The home buying process can be long and daunting. From trying to find the right home to facing rejected offers, it can seem endless. Eventually, you will find the right home and get that offer accepted. Now you must face the next phase what’s called “closing” on a home. What exactly happens at the closing table can vary based on your own situation, but the important thing to know is that the closing table is where the deal is sealed and signed. The home of your dreams will finally be yours!
Find The Location
The location of the closing will be determined beforehand. It’s usually at a lawyer’s office but it could be at a realtor’s office. The attorney who has been chosen will be noted on the closing documents you receive before you get there.
Get Ready To Write Large Checks
When you’re closing on a home, this is the time that the downpayment is expected along with all of the lawyer’s fees, taxes, commissions, assessments, and other agreements. This money should be presented at the time of closing and there’s no wiggle room on the timing, so be sure you have the cash handy in your account. Often, a bank check will be required to pay these fees along with the downpayment. Your lender will give a a detailed report of the fees that are required before you even head to the closing table, so you’ll have time to prepare.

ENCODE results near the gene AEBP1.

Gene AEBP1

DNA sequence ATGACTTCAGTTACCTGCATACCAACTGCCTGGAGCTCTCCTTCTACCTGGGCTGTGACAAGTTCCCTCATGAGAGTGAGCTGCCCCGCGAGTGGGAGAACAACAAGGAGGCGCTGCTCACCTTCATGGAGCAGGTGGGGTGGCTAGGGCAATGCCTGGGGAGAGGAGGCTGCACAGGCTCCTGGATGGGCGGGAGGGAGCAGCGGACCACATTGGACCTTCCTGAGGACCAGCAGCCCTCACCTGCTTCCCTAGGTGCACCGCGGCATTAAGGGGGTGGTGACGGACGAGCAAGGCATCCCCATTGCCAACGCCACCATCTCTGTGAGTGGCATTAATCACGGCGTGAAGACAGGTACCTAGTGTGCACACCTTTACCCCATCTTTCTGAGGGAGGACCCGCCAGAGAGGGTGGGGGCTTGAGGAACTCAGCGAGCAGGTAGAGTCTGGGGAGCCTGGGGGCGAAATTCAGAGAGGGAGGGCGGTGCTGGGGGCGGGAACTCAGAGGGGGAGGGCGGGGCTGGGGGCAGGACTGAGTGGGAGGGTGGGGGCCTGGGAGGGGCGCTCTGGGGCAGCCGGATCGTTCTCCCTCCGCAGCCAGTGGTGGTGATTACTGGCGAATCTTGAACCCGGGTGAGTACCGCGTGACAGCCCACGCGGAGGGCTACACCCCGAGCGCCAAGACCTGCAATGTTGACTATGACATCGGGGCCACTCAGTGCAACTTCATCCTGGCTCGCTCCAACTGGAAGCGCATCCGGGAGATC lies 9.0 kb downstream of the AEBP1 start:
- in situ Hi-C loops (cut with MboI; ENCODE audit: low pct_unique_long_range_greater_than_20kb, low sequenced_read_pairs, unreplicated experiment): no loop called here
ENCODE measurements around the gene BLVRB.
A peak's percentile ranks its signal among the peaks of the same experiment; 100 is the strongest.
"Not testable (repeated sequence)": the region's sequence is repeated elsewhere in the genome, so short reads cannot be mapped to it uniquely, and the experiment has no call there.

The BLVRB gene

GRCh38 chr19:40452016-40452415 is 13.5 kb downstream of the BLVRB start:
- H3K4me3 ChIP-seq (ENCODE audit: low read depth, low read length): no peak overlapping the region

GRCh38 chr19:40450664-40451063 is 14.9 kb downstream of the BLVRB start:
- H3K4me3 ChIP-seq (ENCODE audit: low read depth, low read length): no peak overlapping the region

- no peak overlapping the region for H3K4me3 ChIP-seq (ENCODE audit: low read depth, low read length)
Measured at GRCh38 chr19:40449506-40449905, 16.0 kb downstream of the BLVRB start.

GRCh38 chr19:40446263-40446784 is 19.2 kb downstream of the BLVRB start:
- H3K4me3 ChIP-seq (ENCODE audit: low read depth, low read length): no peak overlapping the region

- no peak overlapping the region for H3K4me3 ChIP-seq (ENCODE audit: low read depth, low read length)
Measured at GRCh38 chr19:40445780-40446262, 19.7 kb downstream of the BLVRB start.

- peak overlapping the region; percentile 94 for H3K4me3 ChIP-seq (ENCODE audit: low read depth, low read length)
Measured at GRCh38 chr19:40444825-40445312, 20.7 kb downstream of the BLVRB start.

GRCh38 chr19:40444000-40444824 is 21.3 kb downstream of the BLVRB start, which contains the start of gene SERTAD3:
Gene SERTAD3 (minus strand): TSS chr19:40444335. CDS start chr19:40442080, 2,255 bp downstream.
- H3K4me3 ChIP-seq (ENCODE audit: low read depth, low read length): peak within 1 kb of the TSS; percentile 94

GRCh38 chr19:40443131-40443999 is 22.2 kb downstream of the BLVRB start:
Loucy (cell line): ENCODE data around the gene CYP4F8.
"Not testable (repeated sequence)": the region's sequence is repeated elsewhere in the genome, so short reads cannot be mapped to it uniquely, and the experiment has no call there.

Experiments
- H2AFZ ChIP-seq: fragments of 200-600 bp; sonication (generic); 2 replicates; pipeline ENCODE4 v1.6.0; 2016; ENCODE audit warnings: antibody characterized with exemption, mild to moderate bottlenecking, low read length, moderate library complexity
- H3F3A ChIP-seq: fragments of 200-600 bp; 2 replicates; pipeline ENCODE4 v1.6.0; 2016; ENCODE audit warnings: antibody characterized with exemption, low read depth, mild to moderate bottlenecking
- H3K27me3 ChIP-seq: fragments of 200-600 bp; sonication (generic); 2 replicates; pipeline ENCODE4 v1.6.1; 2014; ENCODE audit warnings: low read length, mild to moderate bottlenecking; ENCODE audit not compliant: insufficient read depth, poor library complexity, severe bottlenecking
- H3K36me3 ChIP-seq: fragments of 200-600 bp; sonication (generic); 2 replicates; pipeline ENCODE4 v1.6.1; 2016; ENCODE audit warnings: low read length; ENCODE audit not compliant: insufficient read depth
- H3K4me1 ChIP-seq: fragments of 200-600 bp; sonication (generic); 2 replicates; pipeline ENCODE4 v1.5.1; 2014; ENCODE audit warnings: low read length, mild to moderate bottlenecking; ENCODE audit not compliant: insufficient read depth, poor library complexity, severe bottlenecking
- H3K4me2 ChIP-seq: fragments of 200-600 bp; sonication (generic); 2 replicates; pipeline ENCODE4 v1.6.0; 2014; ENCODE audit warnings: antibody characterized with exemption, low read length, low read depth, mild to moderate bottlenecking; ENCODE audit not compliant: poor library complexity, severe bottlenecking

Do Some Hand Stretches
There will be plenty of pens available at the closing. You’ll be there for awhile signing many important documents, so bring some water. If you don’t have a safe or file folders, you’ll want to get them as well. Depending on how your closing is conducted, a lawyer or other authorized person will be present to explain the legal jargon to you for every piece of paper that you’re signing. Every document that you sign should be saved for your reference and safe keeping. The proof of insurance and the deed to your property are definitely documents that you’ll want to have handy for a long time to come. Your home is one of the largest purchases that you’ll ever make in your lifetime, so be sure to keep that paperwork in order.